California-Based Investment Firm Charged With Fraud

As related by the Securities and Exchange Commission:

The Securities and Exchange Commission today charged the former president of a purported private equity real estate firm based in San Bernardino, Calif., with defrauding nearly 500 investors who purchased promissory notes under the false premise that they were secured by specific properties or other collateral.

 

The SEC alleges that Larry Polhill used his company American Pacific Financial Corporation (APFC) to buy and sell real estate and distressed assets, and he offered investors the opportunity to invest in the company through unregistered notes that would yield them interest payments of 5 to 17 percent per year.  However, the collateral that Polhill and APFC claimed made the investments secure was often non-existent or otherwise impaired.  The properties underlying the investments were sometimes even sold without notice to investors.  When APFC eventually filed for bankruptcy, it named the investors as unsecured creditors who were owed nearly $160 million.  None of Polhill’s investment offerings were registered with the SEC.

 

“Polhill falsely presented investment opportunities that were safe and reliable based on collateral that didn’t always exist, and his fraudulent misrepresentations left investors with nothing to show for their investments when APFC declared bankruptcy,” said Michele Wein Layne, Director of the SEC’s Los Angeles Regional Office.

 

Polhill agreed to settle the SEC’s charges and be barred from acting as the officer or director of any public company.  The settlement is subject to the approval of the U.S. District Court for the Central District of California, which would decide monetary sanctions at a later date.

 

According to the SEC’s complaint, in addition to promissory notes, investors also could invest in APFC-sponsored funds that pooled investor money to make loans to APFC.  The company made regularly scheduled interest payments to investors in the notes and the funds from the mid-1980s to 2007.  As a result, its investor base continually grew and the company began making larger and larger investments in distressed assets by buying numerous companies out of bankruptcy.  While a few of APFC’s investments were successful, the vast majority failed unbeknownst to investors.  Consequently, the assets held by APFC that were securing the notes and loans held by investors decreased in value.  In early 2008, APFC ceased making its scheduled payments to most investors, but continued to issue newsletters, pay preferred investors, and engage in other activities designed to create a false sense of security about the investments in the company.

 

The SEC alleges that Polhill made several material misrepresentations to investors.  Specifically, he told investors that the notes were secured by collateral when no such security interest existed.  He failed to disclose that the collateral securing some investors’ notes already had been pledged to other lenders.  Polhill represented that he would notify investors if their collateral went into default when that was often not the case.  For instance, one investor’s note specifically stated it was secured by property located in Hesperia, Calif., that was owned by APFC and pledged as collateral.  However, APFC sold the collateral in 2004, and neither Polhill nor APFC informed the investor that his collateral had been sold and there was no longer any asset securing the note.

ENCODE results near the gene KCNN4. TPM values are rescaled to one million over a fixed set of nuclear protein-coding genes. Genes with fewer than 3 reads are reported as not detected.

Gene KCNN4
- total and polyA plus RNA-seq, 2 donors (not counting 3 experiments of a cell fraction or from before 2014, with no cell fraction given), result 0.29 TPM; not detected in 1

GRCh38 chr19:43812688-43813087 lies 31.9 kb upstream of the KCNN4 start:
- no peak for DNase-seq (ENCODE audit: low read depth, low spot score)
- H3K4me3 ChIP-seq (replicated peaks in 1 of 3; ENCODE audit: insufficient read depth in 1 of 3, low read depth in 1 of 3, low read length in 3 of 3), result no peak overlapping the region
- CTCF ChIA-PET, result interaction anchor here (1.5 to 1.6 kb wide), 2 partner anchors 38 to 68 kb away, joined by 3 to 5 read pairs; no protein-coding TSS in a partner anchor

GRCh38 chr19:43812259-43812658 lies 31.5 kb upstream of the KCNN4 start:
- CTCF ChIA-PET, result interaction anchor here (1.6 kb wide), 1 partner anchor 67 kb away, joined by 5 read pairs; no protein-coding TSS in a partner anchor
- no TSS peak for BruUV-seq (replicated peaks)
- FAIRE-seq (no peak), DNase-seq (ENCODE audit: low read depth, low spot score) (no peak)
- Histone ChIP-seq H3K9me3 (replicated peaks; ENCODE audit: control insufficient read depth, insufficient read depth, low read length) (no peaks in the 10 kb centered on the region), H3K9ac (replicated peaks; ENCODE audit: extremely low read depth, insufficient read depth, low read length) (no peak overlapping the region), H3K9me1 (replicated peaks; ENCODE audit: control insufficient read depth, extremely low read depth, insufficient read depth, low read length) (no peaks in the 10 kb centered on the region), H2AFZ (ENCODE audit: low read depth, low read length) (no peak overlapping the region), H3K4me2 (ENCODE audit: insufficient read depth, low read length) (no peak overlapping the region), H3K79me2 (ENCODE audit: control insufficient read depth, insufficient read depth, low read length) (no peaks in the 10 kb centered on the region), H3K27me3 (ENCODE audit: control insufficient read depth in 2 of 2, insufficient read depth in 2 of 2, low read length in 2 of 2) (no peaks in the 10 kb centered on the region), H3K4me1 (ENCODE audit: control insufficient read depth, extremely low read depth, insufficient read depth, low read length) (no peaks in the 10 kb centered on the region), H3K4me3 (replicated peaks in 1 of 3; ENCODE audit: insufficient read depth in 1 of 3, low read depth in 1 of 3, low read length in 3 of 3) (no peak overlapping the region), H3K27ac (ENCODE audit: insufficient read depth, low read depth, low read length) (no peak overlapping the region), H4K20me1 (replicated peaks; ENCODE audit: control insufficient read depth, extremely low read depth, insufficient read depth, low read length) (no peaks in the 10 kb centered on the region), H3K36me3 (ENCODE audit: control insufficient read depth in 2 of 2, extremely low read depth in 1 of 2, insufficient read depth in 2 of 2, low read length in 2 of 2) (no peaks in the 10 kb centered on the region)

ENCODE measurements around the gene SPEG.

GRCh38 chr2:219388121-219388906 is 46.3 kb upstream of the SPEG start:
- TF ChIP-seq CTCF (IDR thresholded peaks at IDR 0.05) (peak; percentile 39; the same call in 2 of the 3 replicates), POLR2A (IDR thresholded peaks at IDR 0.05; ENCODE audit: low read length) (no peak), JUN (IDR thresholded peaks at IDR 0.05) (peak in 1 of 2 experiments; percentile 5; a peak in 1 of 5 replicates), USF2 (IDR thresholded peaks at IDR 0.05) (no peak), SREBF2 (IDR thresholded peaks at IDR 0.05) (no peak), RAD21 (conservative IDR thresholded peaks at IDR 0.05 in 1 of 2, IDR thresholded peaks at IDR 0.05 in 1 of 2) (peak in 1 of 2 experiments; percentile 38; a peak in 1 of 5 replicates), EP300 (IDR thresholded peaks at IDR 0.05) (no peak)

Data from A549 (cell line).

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New York-Based Firm at the Center of a $125 Million Investment Scheme

As reported by the Securities and Exchange Commission:

The Securities and Exchange Commission announced charges against 10 former brokers at an Albany, N.Y.-based firm at the center of a $125 million investment scheme for which the co-owners have received jail sentences.

 

The SEC filed an emergency action in 2010 to halt the scheme at McGinn Smith & Co. and freeze the assets of the firm and its owners Timothy M. McGinn and David L. Smith, who were later charged criminally by the U.S. Attorney’s Office for the Northern District of New York and found guilty.

 

The SEC’s Enforcement Division alleges that 10 brokers who recommended the unregistered investment products involved in the scheme made material misrepresentations and omissions to their customers.  The registered representatives ignored red flags that should have led them to conduct more due diligence into the securities they were recommending to their customers.

 

“As securities professionals, these brokers had an important duty to determine whether the securities they recommended to customers were suitable, especially when red flags were apparent.  These registered representatives performed inadequate due diligence and failed to fulfill their duties,” said Andrew M. Calamari, Director of the SEC’s New York Regional Office.

 

The SEC’s order names 10 former McGinn Smith brokers in the administrative proceeding: